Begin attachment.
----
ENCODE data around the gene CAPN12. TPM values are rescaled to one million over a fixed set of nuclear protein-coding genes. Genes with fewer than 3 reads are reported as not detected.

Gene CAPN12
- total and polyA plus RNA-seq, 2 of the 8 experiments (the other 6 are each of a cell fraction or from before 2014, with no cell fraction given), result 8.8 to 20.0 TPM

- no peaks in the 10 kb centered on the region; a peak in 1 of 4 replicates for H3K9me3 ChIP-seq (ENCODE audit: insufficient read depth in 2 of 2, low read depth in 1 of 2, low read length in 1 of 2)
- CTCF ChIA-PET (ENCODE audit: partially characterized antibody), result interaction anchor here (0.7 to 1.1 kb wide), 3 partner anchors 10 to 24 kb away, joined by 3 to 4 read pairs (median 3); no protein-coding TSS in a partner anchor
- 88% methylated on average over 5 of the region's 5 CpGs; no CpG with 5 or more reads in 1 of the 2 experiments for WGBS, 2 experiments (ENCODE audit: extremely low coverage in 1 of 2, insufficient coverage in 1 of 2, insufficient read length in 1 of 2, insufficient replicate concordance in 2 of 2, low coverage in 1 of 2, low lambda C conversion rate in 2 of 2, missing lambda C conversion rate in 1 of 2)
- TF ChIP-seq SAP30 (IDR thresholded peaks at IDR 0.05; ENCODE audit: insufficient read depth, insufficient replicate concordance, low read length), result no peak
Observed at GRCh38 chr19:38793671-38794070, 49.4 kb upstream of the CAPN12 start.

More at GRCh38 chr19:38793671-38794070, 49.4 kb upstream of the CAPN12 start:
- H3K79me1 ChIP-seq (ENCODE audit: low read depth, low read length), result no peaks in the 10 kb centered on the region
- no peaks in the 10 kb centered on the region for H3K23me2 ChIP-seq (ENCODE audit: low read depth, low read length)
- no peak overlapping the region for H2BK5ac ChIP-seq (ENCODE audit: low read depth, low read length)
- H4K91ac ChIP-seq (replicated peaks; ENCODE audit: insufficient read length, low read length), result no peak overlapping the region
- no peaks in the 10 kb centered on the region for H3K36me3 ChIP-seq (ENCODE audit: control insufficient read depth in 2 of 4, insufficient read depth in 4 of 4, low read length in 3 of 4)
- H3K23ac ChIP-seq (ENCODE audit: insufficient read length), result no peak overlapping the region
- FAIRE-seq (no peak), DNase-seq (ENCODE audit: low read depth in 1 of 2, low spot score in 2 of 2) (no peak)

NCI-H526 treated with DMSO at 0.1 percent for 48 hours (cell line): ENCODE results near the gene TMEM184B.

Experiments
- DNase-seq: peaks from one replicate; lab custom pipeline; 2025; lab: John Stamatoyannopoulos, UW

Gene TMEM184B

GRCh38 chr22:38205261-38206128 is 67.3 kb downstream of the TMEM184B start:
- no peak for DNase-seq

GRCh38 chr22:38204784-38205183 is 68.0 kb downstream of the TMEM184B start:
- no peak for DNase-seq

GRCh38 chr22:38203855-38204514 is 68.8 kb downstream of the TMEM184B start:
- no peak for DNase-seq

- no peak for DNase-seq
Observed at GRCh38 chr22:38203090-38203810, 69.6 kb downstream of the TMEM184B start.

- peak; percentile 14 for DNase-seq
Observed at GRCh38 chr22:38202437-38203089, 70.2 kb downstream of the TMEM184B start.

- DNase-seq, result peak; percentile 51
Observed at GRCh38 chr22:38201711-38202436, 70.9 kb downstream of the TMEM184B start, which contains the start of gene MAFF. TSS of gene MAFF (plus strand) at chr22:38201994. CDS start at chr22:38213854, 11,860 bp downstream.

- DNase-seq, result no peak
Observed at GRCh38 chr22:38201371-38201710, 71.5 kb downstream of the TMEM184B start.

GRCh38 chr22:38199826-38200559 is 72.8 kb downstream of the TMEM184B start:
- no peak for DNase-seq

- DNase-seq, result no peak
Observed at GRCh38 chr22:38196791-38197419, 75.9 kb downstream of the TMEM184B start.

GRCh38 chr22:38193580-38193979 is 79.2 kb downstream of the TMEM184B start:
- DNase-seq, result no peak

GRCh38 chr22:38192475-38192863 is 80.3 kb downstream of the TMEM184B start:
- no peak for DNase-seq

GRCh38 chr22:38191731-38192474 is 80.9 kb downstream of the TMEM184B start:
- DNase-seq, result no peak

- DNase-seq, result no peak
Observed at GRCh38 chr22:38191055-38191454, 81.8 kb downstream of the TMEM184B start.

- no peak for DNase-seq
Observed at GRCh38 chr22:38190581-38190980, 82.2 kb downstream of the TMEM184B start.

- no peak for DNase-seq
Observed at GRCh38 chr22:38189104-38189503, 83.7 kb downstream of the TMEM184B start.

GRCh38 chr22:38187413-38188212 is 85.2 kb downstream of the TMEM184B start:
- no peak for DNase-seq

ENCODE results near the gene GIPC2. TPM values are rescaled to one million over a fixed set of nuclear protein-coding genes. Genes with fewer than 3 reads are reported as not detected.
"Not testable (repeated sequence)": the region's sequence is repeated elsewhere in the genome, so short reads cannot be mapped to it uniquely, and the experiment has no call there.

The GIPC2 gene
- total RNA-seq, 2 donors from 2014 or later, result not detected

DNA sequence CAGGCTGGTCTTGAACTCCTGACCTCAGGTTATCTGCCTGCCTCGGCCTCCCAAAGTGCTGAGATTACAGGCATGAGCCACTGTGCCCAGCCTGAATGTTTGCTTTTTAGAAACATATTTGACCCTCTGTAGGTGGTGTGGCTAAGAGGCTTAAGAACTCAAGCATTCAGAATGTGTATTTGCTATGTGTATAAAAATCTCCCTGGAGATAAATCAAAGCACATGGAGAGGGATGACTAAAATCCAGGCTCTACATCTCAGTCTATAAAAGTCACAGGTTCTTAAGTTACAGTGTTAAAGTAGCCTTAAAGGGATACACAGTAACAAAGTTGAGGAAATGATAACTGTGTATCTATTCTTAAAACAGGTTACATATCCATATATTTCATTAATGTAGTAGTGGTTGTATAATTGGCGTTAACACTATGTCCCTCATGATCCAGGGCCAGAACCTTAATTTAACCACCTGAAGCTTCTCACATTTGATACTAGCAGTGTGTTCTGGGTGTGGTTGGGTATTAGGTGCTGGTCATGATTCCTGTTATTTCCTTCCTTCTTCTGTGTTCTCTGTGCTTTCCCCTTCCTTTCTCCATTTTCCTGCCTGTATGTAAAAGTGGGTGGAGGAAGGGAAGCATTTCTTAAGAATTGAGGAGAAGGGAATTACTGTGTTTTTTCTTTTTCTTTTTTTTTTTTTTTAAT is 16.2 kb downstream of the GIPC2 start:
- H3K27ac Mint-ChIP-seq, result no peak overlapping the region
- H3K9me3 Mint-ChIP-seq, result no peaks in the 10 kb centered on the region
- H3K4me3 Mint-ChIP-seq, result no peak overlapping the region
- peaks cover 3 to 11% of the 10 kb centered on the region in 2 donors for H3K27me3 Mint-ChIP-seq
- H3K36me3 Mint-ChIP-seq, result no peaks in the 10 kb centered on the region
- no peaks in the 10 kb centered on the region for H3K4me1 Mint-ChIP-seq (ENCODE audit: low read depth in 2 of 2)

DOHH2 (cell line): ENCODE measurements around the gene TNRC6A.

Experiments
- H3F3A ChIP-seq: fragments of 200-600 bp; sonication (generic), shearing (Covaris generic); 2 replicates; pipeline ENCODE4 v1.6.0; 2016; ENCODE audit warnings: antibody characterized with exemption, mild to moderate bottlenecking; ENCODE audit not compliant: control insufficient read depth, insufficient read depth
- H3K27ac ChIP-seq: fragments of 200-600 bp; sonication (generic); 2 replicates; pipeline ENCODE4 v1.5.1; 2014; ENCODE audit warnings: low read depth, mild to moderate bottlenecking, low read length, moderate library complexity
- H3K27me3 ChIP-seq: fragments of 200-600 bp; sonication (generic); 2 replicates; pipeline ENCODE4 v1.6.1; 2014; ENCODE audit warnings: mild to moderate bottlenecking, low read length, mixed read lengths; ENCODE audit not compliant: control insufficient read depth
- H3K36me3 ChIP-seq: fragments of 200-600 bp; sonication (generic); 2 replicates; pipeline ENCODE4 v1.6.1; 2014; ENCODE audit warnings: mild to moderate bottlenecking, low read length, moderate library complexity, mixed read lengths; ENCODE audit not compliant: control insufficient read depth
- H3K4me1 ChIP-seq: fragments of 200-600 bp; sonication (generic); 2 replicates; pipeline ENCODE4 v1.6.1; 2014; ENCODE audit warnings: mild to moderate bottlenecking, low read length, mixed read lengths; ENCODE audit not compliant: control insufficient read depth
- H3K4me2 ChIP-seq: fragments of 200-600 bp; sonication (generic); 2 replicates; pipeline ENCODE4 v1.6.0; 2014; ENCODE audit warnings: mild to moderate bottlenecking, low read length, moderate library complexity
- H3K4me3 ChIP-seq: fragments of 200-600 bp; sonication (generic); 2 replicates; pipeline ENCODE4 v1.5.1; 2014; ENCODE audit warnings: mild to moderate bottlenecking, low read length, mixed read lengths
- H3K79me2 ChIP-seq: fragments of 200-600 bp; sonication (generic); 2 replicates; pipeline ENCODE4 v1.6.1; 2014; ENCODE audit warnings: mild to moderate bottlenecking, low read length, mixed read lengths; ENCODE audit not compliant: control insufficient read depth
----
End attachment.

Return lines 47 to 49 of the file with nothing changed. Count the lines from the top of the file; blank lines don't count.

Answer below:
- no peak for DNase-seq
Observed at GRCh38 chr22:38190581-38190980, 82.2 kb downstream of the TMEM184B start.

- no peak for DNase-seq